Advanced reactor marketplace

Advanced reactor developers see potential markets for reactors in a range of sizes that offer clean, reliable, flexible, and cost-competitive power. Many have reached agreements with suppliers, utilities, and others to support the demonstration and possible deployment of their designs. Nuclear News is following these activities. Read on for updates and check back with Newswire often for more on the Advanced Reactor Marketplace.

Canada has invested Can$20 million in Terrestrial Energy’s 195-MW Integral Molten Salt Reactor through the Ministry of Innovation, Science and Industry, the company announced on October 15. In accepting the investment, Terrestrial Energy, which is based in Oakville, Ontario, has committed to creating and maintaining 186 jobs and creating 52 co-op positions nationally. In addition, Terrestrial Energy is spending at least $91.5 million on research and development. According to the company, the funds will assist with the completion of a key pre-licensing milestone with the Canadian Nuclear Safety Commission.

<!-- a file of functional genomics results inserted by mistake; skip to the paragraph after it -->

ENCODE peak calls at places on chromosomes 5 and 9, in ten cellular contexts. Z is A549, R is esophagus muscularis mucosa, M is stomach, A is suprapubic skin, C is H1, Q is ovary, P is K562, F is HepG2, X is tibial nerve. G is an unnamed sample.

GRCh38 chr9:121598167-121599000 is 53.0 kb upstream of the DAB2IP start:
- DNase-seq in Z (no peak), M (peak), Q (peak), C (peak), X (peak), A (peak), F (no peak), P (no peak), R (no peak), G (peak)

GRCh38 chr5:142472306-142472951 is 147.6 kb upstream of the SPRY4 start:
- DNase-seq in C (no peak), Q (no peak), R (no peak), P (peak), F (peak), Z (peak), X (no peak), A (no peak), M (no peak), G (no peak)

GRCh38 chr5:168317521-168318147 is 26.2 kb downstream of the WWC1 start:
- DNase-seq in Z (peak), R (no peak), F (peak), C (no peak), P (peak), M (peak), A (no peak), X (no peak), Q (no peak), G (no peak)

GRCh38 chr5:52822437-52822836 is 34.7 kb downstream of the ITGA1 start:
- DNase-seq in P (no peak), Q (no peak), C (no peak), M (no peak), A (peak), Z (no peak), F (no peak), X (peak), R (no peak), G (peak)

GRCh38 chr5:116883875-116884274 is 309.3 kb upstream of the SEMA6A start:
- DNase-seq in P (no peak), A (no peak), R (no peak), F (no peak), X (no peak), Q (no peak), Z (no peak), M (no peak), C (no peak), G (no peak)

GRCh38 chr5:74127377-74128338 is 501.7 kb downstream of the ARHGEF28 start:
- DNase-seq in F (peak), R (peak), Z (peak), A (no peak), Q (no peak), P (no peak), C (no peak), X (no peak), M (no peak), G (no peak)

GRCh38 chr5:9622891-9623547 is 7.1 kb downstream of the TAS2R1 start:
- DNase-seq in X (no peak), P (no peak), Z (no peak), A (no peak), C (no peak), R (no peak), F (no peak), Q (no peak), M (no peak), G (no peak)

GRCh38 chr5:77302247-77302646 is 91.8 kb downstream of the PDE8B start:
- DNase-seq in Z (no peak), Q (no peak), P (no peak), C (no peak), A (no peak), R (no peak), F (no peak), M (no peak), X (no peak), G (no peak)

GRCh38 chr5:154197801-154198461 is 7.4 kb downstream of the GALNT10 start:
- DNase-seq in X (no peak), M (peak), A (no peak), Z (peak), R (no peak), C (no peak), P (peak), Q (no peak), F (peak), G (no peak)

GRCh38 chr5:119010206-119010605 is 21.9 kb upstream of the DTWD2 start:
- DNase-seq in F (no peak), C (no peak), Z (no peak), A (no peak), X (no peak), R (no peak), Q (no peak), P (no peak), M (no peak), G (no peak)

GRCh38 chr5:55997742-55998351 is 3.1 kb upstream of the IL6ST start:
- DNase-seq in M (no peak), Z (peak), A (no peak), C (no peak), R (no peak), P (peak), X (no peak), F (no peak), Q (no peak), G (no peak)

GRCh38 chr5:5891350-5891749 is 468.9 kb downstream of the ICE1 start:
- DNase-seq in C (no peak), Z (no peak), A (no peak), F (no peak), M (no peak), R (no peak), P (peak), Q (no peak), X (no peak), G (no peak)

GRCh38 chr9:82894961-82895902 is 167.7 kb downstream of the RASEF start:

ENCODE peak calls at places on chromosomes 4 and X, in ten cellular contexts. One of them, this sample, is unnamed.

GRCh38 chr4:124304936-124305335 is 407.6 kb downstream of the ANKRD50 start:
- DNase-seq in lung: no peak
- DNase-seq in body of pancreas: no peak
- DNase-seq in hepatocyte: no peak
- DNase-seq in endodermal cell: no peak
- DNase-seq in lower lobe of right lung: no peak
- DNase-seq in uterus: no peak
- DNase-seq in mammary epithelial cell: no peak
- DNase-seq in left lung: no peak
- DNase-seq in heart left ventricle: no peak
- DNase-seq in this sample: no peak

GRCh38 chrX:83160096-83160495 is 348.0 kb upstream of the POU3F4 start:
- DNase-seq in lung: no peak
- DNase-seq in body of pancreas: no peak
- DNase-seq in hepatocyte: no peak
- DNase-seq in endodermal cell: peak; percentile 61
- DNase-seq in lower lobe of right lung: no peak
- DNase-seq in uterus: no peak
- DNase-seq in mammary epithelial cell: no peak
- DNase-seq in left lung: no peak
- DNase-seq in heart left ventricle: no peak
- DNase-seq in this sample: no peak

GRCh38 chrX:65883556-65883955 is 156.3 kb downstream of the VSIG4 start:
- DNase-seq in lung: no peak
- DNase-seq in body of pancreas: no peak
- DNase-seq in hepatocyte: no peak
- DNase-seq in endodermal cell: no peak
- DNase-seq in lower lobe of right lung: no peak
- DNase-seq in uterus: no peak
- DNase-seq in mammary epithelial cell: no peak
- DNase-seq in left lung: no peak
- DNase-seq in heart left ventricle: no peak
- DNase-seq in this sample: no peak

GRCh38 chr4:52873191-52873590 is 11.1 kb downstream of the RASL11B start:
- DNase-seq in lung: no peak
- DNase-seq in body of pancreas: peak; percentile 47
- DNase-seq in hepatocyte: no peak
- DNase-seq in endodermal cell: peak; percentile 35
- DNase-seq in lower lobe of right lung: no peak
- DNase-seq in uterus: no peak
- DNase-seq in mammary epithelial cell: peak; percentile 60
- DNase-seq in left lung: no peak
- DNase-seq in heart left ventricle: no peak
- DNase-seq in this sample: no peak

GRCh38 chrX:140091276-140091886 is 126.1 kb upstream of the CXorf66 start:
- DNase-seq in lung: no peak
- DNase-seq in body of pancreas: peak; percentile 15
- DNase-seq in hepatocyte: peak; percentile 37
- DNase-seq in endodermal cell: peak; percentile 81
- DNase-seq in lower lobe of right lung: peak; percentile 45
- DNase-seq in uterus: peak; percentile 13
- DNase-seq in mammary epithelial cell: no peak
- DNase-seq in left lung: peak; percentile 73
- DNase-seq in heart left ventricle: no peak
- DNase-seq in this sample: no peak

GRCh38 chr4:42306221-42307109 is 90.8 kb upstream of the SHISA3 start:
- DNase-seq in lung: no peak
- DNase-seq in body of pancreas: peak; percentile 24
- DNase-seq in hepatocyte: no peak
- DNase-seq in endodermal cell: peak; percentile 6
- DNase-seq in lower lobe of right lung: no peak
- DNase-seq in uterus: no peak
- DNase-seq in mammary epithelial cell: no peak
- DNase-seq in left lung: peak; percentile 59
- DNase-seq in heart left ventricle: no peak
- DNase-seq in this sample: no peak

Two days earlier, Terrestrial Energy USA and Centrus Energy announced that they had signed a memorandum of understanding to evaluate the logistical, regulatory, and transportation requirements to establish a fuel supply for Integral Molten Salt Reactor power plants, which would use standard-assay low-enriched uranium at an enrichment level less than 5 percent.

It’s time for the United States to demonstrate advanced reactors

After talking about it for decades, the United States is finally ready to take the next step in demonstrating advanced reactor technologies.

We have the bipartisan support from Congress. We have the best innovators in the world. Now it’s time to see what U.S. nuclear companies can really do with the support and resources of the federal government.

The U.S. Department of Energy is all in on new nuclear technologies and we just made our boldest move yet—selecting and supporting two U.S. reactor designs that will be fully operational within the next 7 years.